Because a SIPP is a self-invested pension it means you are in control of the investments you choose to make within your pension and, as with all investments, this carries risk. If you are in any doubt as to whether a SIPP is right for you, please seek independent financial advice.
How does a SIPP work?
A SIPP enables you to hold either a single asset or mixed assets (depending on the provider) within a single wrapper, which also carries tax benefits, as you pay the money in before income tax is taken off.
In practical terms, this means that contributions you make into your SIPP will have an instant tax relief of 20% applied at source, meaning your capital that is available for investment will be increased by 20%. Higher rate taxpayers can claim an additional tax relief of up to 20% retrospectively via their tax return. If you make a transfer from another pension plan you will not receive any tax relief as you will have already received the tax relief previously.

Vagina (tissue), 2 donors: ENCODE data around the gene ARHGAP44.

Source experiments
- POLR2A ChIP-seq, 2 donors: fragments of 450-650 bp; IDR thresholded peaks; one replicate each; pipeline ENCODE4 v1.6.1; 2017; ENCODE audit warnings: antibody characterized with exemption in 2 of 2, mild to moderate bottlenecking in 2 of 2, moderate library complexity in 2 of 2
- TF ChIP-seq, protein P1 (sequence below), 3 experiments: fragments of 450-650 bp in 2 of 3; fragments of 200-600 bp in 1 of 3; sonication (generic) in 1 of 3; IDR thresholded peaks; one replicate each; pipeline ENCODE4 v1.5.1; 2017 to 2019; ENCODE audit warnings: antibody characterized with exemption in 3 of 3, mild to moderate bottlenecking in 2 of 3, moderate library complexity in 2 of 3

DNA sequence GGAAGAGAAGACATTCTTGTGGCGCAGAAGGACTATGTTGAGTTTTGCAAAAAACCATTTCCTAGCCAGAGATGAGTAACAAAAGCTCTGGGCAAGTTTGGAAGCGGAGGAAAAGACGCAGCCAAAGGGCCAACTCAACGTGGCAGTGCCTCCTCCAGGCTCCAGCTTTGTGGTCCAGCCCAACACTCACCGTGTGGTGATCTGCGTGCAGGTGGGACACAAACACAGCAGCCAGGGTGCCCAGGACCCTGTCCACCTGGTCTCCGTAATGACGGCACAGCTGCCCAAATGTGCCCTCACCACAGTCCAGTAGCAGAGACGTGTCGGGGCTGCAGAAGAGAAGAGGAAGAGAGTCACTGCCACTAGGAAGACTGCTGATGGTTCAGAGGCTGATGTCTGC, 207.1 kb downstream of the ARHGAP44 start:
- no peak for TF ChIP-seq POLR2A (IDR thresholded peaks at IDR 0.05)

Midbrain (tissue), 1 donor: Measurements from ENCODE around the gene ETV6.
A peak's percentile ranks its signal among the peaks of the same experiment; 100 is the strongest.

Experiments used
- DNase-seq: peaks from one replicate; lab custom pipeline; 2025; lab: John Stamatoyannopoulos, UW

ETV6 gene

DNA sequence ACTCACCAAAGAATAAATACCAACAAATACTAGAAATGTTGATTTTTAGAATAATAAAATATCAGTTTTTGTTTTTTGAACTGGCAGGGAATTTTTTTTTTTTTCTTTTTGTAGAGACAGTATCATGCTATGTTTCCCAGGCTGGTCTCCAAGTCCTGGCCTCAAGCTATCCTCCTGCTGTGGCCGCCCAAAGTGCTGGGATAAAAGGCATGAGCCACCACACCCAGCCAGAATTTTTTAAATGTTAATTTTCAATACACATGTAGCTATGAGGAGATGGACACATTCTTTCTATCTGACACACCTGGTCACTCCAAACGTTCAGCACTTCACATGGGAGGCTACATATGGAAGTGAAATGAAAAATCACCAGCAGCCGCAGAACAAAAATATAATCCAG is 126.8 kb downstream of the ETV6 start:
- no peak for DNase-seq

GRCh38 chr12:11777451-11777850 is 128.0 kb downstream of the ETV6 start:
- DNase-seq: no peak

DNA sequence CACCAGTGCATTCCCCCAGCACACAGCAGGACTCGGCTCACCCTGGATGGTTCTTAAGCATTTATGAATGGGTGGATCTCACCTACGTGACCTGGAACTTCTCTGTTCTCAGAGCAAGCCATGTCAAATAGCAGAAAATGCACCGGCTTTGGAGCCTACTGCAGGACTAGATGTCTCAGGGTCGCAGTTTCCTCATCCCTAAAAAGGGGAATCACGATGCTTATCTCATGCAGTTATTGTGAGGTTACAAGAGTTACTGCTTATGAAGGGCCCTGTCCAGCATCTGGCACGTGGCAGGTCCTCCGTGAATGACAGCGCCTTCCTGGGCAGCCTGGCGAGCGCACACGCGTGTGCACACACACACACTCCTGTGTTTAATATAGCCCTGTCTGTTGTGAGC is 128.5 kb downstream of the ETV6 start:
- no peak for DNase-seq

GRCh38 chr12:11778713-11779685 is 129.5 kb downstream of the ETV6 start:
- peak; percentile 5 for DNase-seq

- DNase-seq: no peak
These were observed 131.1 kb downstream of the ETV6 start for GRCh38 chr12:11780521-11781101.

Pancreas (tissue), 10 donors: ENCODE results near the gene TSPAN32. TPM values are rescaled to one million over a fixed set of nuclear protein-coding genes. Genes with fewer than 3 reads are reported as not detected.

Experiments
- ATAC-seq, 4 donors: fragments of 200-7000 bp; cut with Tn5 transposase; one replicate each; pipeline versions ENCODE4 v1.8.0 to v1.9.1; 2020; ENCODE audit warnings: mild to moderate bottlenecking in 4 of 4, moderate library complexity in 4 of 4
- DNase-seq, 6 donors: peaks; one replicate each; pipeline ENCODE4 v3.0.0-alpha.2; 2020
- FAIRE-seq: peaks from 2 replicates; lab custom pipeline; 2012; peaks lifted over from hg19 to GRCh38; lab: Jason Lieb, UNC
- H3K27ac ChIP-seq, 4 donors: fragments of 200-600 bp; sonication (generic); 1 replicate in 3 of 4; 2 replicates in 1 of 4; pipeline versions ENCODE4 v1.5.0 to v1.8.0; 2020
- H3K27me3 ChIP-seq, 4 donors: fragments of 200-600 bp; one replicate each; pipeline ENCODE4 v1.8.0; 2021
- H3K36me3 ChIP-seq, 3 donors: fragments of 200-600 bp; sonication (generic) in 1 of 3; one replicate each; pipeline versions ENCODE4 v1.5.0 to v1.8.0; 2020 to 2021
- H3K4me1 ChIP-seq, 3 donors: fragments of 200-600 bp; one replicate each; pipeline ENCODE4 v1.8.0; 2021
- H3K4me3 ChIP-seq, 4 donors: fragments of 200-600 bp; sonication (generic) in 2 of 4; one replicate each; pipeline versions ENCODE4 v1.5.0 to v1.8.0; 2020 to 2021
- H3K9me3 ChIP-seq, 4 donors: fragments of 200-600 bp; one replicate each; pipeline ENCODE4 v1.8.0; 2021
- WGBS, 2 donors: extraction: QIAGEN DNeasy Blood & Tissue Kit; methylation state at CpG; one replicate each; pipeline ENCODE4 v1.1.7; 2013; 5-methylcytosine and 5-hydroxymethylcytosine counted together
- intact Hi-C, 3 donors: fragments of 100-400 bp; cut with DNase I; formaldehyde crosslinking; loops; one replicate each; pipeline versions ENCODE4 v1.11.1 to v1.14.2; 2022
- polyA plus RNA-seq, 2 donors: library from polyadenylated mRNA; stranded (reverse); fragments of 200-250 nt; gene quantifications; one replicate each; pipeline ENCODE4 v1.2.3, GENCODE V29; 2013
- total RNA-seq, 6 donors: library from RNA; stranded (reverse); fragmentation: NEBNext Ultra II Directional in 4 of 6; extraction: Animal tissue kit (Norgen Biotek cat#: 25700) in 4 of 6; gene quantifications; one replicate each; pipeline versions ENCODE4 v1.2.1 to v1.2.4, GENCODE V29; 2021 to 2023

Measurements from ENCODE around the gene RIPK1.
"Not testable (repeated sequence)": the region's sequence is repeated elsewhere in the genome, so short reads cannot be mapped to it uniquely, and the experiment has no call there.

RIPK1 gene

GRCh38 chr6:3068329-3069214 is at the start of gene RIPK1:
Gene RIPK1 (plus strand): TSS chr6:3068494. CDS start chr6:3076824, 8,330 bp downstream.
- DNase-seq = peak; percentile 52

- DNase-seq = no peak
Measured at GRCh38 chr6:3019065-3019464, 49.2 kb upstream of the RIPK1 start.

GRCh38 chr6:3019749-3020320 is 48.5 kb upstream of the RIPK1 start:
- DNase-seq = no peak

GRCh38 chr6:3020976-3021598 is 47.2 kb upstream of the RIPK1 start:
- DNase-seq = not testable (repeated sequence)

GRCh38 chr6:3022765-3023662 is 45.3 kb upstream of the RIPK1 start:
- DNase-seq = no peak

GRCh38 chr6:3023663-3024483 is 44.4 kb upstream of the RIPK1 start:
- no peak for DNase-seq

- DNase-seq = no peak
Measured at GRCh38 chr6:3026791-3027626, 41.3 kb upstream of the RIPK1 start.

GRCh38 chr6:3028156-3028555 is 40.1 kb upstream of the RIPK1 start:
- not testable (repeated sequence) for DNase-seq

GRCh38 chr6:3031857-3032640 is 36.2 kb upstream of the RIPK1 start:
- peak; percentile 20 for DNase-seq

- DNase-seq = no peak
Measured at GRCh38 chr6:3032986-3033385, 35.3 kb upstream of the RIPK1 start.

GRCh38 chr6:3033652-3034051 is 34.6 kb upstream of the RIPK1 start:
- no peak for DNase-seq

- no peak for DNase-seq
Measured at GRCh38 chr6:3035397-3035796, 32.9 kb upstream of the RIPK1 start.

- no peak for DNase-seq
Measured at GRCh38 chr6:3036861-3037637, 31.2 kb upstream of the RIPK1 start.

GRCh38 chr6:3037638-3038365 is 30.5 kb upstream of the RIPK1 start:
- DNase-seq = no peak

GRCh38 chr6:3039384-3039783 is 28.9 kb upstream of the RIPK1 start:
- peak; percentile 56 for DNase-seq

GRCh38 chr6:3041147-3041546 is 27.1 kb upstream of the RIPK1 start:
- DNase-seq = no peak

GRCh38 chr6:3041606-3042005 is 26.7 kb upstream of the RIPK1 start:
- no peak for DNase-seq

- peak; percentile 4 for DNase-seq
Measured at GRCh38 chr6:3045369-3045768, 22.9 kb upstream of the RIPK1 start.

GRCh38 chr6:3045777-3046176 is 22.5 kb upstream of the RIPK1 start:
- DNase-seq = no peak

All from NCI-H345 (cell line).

A SIPP operates in two primary phases. In the initial phase you make contributions or transfer existing pension funds to invest within your SIPP. During this period all investment income (and, in the case of our Debentures, capital repayments) are kept within the SIPP wrapper for reinvestment.
At age 55 you can start to withdraw your investment and capital returns as a pension income, although you can continue to reinvest your investment income if you choose. It is at the point of withdrawal that you pay tax on your income, at your marginal rate.